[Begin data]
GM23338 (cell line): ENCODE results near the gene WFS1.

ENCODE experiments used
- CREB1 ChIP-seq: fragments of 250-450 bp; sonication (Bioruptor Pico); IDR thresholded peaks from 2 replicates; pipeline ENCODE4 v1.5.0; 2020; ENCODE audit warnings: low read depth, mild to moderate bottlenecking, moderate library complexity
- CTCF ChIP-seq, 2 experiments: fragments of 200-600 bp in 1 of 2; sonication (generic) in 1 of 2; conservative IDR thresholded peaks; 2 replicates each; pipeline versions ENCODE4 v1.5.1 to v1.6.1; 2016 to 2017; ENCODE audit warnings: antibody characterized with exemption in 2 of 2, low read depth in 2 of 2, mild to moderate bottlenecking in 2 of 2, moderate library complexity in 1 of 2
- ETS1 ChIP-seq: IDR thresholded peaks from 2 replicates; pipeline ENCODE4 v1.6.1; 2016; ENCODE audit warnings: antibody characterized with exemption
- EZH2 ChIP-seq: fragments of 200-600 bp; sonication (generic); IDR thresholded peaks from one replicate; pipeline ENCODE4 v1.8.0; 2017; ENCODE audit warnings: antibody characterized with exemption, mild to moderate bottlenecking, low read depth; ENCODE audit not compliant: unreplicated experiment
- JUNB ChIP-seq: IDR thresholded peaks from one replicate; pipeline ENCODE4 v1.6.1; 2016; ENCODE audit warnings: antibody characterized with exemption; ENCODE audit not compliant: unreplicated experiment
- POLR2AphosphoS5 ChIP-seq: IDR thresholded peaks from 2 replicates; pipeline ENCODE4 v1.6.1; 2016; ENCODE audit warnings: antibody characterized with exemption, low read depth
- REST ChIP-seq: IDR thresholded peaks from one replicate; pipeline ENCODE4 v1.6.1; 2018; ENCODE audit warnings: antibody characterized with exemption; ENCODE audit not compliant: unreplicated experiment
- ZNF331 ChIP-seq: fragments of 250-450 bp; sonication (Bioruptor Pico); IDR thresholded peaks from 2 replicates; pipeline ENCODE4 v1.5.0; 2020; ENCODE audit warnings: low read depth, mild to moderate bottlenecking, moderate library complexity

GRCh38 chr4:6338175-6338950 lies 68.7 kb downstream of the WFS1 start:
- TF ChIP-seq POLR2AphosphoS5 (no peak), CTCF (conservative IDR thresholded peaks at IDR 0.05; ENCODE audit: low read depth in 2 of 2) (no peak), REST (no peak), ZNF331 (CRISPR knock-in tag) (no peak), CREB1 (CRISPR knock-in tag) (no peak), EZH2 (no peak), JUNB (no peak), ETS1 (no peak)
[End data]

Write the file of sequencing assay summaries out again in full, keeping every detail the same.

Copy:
GM23338 (cell line): ENCODE results near the gene WFS1.

ENCODE experiments used
- CREB1 ChIP-seq: fragments of 250-450 bp; sonication (Bioruptor Pico); IDR thresholded peaks from 2 replicates; pipeline ENCODE4 v1.5.0; 2020; ENCODE audit warnings: low read depth, mild to moderate bottlenecking, moderate library complexity
- CTCF ChIP-seq, 2 experiments: fragments of 200-600 bp in 1 of 2; sonication (generic) in 1 of 2; conservative IDR thresholded peaks; 2 replicates each; pipeline versions ENCODE4 v1.5.1 to v1.6.1; 2016 to 2017; ENCODE audit warnings: antibody characterized with exemption in 2 of 2, low read depth in 2 of 2, mild to moderate bottlenecking in 2 of 2, moderate library complexity in 1 of 2
- ETS1 ChIP-seq: IDR thresholded peaks from 2 replicates; pipeline ENCODE4 v1.6.1; 2016; ENCODE audit warnings: antibody characterized with exemption
- EZH2 ChIP-seq: fragments of 200-600 bp; sonication (generic); IDR thresholded peaks from one replicate; pipeline ENCODE4 v1.8.0; 2017; ENCODE audit warnings: antibody characterized with exemption, mild to moderate bottlenecking, low read depth; ENCODE audit not compliant: unreplicated experiment
- JUNB ChIP-seq: IDR thresholded peaks from one replicate; pipeline ENCODE4 v1.6.1; 2016; ENCODE audit warnings: antibody characterized with exemption; ENCODE audit not compliant: unreplicated experiment
- POLR2AphosphoS5 ChIP-seq: IDR thresholded peaks from 2 replicates; pipeline ENCODE4 v1.6.1; 2016; ENCODE audit warnings: antibody characterized with exemption, low read depth
- REST ChIP-seq: IDR thresholded peaks from one replicate; pipeline ENCODE4 v1.6.1; 2018; ENCODE audit warnings: antibody characterized with exemption; ENCODE audit not compliant: unreplicated experiment
- ZNF331 ChIP-seq: fragments of 250-450 bp; sonication (Bioruptor Pico); IDR thresholded peaks from 2 replicates; pipeline ENCODE4 v1.5.0; 2020; ENCODE audit warnings: low read depth, mild to moderate bottlenecking, moderate library complexity

GRCh38 chr4:6338175-6338950 lies 68.7 kb downstream of the WFS1 start:
- TF ChIP-seq POLR2AphosphoS5 (no peak), CTCF (conservative IDR thresholded peaks at IDR 0.05; ENCODE audit: low read depth in 2 of 2) (no peak), REST (no peak), ZNF331 (CRISPR knock-in tag) (no peak), CREB1 (CRISPR knock-in tag) (no peak), EZH2 (no peak), JUNB (no peak), ETS1 (no peak)